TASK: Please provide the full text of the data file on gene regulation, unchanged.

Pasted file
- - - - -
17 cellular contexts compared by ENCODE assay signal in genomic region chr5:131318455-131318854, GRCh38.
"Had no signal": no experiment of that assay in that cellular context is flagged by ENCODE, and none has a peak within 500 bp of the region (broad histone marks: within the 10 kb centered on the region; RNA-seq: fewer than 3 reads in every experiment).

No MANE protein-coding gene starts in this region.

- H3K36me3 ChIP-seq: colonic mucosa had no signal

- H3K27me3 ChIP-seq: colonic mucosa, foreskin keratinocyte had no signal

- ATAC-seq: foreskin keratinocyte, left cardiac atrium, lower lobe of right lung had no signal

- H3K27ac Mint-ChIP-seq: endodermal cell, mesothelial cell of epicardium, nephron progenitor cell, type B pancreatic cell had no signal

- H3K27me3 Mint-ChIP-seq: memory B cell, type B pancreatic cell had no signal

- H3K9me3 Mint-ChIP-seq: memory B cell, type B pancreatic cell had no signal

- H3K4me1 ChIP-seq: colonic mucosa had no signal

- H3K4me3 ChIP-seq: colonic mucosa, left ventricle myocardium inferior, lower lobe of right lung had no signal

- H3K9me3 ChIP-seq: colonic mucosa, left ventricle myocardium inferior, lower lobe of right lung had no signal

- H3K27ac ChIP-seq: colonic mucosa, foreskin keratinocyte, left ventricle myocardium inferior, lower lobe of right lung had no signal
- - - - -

17 cellular contexts compared by ENCODE assay signal in genomic region chr5:131318455-131318854, GRCh38.
"Had no signal": no experiment of that assay in that cellular context is flagged by ENCODE, and none has a peak within 500 bp of the region (broad histone marks: within the 10 kb centered on the region; RNA-seq: fewer than 3 reads in every experiment).

No MANE protein-coding gene starts in this region.

- H3K36me3 ChIP-seq: colonic mucosa had no signal

- H3K27me3 ChIP-seq: colonic mucosa, foreskin keratinocyte had no signal

- ATAC-seq: foreskin keratinocyte, left cardiac atrium, lower lobe of right lung had no signal

- H3K27ac Mint-ChIP-seq: endodermal cell, mesothelial cell of epicardium, nephron progenitor cell, type B pancreatic cell had no signal

- H3K27me3 Mint-ChIP-seq: memory B cell, type B pancreatic cell had no signal

- H3K9me3 Mint-ChIP-seq: memory B cell, type B pancreatic cell had no signal

- H3K4me1 ChIP-seq: colonic mucosa had no signal

- H3K4me3 ChIP-seq: colonic mucosa, left ventricle myocardium inferior, lower lobe of right lung had no signal

- H3K9me3 ChIP-seq: colonic mucosa, left ventricle myocardium inferior, lower lobe of right lung had no signal

- H3K27ac ChIP-seq: colonic mucosa, foreskin keratinocyte, left ventricle myocardium inferior, lower lobe of right lung had no signal